The chazan (cantor) for the High Holidays should not be chosen for his vocal talents alone. Ideally, he should be over 30 years old, God fearing, learned in Torah, humble, and married. Rather than cause strife in the community, a Chazzan under the age of 30 who possesses the other qualifications, may serve.
Since it is a question as to whether the “She’hechianu” blessing should be said on the second day of Rosh Hashanah, the custom is to eat a new fruit or wear a new garment – and say “She’hechianu” upon it.
The essential mitzvah of Rosh Hashanah is to hear the shofar.
The shofar used on Rosh Hashanah should be a curved ram’s horn, and longer than four inches. It is permitted to use the shofar of an animal not ritually slaughtered.
The minimum Torah obligation is to hear nine blasts. However, given a doubt whether the sound should be a groaning type of cry (Shevarim), or a sobbing weep (Teruah), or a combination (Shevarim-Teruah), we perform all three sounds – each preceded and followed by an unbroken blast, Tekiah. Three of each set results in 30 blasts total, which remove all doubt that the Torah precept has been fulfilled.
The shofar is regarded as a spiritual alarm clock, awakening us from our slumber.
The shofar should be blown during the daytime. Everyone should stand, and have the intention that their obligation is being fulfilled.
Before blowing, two blessings are recited: “To hear the sound of the shofar,” and “She’hechianu.” Once the blessings have been made, one may not speak until the end of the shofar blowing.
A woman may sound the shofar for herself after saying the blessing. (Sefardi women do not say a blessing.) A child who is old enough to be educated regarding mitzvot is required to hear the Shofar.
The shofar is not blown when Rosh Hashanah falls on Shabbat.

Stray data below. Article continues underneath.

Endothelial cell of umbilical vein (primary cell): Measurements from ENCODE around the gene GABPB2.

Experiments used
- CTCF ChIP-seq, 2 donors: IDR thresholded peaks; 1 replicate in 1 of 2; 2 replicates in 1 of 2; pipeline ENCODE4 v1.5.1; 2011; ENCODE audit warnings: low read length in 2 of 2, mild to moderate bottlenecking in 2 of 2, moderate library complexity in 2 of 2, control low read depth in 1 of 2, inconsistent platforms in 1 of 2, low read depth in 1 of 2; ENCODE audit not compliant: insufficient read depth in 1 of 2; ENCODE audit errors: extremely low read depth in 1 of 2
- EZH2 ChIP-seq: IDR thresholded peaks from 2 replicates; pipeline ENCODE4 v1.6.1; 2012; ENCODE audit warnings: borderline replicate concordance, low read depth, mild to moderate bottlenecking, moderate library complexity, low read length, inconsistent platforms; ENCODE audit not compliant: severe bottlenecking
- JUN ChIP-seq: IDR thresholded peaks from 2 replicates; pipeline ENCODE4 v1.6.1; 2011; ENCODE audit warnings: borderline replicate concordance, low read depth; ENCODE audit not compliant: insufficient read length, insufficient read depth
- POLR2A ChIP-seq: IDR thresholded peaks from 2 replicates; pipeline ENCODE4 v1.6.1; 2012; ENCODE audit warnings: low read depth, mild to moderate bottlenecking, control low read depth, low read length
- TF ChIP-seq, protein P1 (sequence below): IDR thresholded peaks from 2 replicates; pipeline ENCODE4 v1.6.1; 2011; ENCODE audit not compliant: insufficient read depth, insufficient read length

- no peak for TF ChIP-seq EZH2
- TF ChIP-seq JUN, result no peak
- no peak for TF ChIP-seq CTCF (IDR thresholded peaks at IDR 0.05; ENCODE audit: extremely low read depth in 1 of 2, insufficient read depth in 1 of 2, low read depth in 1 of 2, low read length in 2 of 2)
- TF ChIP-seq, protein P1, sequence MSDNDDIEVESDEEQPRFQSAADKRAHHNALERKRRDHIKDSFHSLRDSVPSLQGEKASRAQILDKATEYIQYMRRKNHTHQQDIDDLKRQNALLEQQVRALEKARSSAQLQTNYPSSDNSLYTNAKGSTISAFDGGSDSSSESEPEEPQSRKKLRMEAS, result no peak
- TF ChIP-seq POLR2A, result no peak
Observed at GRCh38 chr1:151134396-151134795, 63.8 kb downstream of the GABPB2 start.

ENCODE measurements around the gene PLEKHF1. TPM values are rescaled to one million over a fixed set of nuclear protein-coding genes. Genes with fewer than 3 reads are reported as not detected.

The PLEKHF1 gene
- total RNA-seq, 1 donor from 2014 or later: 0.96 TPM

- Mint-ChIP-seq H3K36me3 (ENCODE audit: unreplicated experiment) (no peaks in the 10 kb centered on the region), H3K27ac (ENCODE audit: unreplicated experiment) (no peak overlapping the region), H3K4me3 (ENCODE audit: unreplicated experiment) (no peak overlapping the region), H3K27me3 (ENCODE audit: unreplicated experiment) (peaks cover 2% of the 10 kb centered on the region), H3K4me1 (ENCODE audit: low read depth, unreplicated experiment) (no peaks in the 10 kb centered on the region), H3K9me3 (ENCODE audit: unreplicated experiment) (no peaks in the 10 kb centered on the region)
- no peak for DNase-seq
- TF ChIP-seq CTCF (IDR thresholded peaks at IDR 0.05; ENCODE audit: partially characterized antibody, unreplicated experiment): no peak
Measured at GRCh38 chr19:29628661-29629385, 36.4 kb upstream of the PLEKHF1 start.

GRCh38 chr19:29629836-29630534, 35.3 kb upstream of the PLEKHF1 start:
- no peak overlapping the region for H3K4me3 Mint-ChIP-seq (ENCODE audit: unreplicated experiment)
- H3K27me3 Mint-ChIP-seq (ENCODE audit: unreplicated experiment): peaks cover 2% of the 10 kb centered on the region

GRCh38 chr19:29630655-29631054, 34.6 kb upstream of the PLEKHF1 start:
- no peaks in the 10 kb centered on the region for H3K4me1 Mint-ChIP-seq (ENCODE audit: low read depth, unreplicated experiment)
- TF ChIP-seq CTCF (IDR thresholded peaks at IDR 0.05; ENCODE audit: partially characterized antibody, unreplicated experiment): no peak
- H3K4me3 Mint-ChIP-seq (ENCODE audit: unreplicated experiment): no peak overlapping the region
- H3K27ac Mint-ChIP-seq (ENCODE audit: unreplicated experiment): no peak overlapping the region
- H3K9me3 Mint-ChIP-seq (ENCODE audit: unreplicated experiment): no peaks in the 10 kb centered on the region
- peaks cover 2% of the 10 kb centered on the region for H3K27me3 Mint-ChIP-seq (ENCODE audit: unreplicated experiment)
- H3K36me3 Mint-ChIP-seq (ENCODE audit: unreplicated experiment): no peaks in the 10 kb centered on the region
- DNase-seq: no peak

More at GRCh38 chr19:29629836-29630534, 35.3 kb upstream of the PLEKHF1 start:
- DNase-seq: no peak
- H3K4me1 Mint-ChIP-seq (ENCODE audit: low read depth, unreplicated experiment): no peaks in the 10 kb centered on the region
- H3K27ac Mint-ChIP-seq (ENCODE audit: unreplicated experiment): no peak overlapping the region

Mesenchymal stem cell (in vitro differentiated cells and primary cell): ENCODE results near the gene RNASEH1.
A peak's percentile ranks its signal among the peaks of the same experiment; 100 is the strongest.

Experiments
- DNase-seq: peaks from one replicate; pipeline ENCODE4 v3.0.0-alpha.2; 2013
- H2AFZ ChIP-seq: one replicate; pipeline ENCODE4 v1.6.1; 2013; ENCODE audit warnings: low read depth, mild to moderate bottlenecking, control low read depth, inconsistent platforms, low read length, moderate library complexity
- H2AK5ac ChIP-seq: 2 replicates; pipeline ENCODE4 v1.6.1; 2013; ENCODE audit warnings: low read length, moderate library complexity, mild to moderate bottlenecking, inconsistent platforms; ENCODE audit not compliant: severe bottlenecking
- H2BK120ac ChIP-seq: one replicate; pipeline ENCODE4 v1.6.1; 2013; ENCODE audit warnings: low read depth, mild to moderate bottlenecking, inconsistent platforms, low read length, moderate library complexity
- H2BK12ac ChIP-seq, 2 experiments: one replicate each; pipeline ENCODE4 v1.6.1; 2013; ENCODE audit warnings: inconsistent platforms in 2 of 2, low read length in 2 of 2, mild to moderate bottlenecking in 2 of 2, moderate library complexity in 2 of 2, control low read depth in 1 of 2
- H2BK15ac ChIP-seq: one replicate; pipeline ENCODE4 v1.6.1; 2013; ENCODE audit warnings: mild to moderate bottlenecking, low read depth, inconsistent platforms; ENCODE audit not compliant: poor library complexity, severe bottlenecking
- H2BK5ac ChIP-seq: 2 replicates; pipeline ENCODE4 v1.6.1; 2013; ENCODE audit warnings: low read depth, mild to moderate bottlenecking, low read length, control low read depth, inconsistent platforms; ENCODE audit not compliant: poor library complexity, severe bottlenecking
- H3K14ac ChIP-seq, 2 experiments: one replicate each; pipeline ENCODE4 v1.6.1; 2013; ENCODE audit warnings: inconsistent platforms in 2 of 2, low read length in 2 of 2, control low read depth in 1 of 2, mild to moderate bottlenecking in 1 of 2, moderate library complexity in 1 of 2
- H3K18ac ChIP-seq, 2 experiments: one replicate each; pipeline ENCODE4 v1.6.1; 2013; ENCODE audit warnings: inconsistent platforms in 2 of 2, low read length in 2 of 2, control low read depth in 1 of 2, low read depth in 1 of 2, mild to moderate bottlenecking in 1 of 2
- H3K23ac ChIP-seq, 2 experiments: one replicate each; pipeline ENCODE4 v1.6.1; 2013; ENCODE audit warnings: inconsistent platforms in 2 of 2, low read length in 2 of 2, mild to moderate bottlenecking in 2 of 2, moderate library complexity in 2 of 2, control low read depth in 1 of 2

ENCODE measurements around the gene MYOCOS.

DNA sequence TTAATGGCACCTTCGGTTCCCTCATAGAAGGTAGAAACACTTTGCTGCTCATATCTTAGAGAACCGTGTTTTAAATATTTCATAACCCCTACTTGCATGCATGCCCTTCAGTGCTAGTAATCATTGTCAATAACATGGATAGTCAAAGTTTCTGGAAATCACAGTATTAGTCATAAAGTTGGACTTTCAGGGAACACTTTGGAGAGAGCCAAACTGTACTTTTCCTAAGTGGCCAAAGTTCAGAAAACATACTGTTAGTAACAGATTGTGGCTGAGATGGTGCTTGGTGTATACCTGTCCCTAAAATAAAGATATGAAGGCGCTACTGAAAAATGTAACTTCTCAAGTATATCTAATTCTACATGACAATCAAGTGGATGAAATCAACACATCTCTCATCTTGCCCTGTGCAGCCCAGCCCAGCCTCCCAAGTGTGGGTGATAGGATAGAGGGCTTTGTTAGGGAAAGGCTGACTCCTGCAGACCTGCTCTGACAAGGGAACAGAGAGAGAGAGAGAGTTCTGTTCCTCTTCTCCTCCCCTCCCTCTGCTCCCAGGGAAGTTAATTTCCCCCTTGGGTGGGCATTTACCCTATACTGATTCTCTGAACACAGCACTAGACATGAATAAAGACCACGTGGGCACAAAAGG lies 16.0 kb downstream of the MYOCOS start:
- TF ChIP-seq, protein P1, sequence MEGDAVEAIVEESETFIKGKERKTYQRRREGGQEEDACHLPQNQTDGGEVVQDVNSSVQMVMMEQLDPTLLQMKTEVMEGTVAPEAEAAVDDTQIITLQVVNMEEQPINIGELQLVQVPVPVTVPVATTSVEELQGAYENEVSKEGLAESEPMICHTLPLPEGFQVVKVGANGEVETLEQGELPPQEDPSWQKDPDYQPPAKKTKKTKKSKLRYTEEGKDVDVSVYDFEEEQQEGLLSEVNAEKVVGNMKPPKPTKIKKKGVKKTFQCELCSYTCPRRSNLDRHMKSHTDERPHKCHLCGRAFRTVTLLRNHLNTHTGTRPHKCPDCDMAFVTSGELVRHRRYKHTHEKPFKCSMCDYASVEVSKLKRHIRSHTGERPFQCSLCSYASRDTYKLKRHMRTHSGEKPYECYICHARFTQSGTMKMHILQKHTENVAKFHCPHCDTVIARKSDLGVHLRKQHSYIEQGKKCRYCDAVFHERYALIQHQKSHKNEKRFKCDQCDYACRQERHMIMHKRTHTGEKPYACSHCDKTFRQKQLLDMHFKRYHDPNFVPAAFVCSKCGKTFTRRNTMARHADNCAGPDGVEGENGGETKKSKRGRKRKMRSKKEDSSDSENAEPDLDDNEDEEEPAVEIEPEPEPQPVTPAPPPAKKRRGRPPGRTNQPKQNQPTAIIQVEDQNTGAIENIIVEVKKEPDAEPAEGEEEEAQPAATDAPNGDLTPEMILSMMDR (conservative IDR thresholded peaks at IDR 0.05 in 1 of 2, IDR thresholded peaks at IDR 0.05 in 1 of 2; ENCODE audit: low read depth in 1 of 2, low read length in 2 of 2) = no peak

During the chazan’s repetition of the Musaf “Amidah,” an additional 30 blasts are blown in the various combinations.
It is the custom to blow 40 extra blasts at the end of services, bringing the total to 100.
It is customary to prolong the final blast, called “Tekiah Gedolah.
It is customary to greet others with: “L’shana Tova – Ketivah vi-chatima Tova.” This means: “For a good year – You should be written and sealed in the good (Book of Life).”
One should try not to sleep or go for idle walks on the day of Rosh Hashanah. (The Arizal permits a nap in the afternoon.)
It is advisable to avoid marital relations, except if Rosh Hashanah falls on the night of the wife’s immersion.
If a Bris Milah falls on Rosh Hashanah, it should be performed between the Torah reading and the shofar blowing.
The “Tashlich” prayer is said on the first afternoon of Rosh Hashanah, by a pool of water, preferably with fish in it. This prayer is the symbolic casting away of our mistakes. Surely we do not “rid our sins” by shaking out our pockets – rather the Jewish approach is deep introspection and commitment to change. Indeed, the whole idea of “Tashlich” is partly to commemorate the Midrash that says when Abraham went to the Akeida (binding of Isaac), he crossed through water up to his neck.
If Rosh Hashanah falls out on Shabbat, “Tashlich” takes place on the second day. If “Tashlich” was not said on Rosh Hashanah itself, it may be said anytime during the Ten Days of Teshuva.
oth the body of water and the fish are symbolic. In Talmudic literature, Torah is represented as water. Just as fish can’t live without water, so too a Jew can’t live without Torah.
Also, the fact that a fish’s eyes never close reminds us that, so too, God’s eyes (so to speak) never close; He knows of our every move.
This is the text of “Tashlich:”
Who is like You, God, who removes iniquity and overlooks transgression of the remainder of His inheritance. He doesn’t remain angry forever because He desires kindness. He will return and He will be merciful to us, and He will conquer our iniquities, and He will cast them into the depths of the seas.
Give truth to Jacob, kindness to Abraham like that you swore to our ancestors from long ago.
From the straits I called upon God, God answered me with expansiveness. God is with me, I will not be afraid, what can man do to me? God is with me to help me, and I will see my foes (annihilated). It is better to take refuge in God than to trust in man. It is better to take refuge in God, that to rely on nobles.
Many people also read Psalms 33 and 130.